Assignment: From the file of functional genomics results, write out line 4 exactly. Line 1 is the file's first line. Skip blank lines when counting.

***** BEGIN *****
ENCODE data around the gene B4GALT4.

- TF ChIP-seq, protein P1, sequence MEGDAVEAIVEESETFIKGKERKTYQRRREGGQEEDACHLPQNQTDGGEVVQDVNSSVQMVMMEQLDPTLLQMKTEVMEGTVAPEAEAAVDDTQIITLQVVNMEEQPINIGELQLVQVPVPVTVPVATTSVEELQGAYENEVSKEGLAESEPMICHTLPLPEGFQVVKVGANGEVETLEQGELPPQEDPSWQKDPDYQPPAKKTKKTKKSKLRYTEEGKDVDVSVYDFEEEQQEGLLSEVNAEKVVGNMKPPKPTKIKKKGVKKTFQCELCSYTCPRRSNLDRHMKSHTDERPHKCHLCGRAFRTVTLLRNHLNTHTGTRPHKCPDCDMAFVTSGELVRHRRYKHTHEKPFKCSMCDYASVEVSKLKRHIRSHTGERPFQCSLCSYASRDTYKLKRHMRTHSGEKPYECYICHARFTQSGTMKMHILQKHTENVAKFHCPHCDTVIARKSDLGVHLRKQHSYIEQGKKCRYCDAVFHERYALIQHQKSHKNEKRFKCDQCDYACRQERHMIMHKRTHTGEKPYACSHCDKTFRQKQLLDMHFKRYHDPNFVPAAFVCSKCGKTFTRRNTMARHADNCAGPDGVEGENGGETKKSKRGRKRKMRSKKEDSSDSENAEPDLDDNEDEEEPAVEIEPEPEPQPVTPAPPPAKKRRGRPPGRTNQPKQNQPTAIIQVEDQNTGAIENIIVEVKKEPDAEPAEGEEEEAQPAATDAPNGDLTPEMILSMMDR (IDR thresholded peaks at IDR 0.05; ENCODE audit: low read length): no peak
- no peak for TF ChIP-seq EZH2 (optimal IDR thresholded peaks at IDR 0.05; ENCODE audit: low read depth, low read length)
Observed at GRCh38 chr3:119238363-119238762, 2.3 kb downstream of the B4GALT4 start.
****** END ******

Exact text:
Observed at GRCh38 chr3:119238363-119238762, 2.3 kb downstream of the B4GALT4 start.